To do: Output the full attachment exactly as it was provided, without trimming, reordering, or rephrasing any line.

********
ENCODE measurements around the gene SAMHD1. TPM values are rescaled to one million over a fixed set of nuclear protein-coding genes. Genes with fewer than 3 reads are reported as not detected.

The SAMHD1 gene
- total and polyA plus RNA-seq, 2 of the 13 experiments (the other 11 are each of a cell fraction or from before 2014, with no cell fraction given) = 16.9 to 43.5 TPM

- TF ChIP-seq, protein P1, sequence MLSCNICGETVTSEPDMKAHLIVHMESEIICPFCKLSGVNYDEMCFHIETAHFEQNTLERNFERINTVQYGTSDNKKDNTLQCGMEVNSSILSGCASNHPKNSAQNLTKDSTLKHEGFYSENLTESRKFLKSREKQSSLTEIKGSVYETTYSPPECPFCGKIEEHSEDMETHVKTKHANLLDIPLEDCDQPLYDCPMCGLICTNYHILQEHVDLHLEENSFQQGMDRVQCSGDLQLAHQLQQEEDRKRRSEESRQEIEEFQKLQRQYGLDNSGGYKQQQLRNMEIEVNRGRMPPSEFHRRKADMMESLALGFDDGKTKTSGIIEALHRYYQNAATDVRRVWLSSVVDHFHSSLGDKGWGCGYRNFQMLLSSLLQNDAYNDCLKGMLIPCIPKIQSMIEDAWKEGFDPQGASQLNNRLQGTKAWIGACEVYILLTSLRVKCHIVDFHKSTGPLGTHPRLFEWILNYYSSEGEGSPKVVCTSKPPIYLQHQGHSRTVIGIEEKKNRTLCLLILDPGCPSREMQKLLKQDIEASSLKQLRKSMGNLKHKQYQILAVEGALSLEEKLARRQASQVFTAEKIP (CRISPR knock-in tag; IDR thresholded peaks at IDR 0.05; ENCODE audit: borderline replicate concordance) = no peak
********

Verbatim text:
ENCODE measurements around the gene SAMHD1. TPM values are rescaled to one million over a fixed set of nuclear protein-coding genes. Genes with fewer than 3 reads are reported as not detected.

The SAMHD1 gene
- total and polyA plus RNA-seq, 2 of the 13 experiments (the other 11 are each of a cell fraction or from before 2014, with no cell fraction given) = 16.9 to 43.5 TPM

- TF ChIP-seq, protein P1, sequence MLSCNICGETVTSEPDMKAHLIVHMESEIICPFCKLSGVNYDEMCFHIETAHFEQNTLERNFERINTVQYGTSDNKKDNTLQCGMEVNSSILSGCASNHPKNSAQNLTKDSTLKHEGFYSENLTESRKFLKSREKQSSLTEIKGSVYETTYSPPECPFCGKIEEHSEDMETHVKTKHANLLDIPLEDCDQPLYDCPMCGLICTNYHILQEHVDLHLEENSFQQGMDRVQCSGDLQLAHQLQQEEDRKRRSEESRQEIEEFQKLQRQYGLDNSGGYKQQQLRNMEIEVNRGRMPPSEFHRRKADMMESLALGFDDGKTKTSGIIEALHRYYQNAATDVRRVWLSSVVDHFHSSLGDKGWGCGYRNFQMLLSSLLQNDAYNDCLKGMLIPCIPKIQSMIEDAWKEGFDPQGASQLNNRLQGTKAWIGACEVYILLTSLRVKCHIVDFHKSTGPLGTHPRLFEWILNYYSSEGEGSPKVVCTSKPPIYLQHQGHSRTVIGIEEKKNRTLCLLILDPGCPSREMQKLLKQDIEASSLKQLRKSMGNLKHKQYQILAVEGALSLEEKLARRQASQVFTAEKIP (CRISPR knock-in tag; IDR thresholded peaks at IDR 0.05; ENCODE audit: borderline replicate concordance) = no peak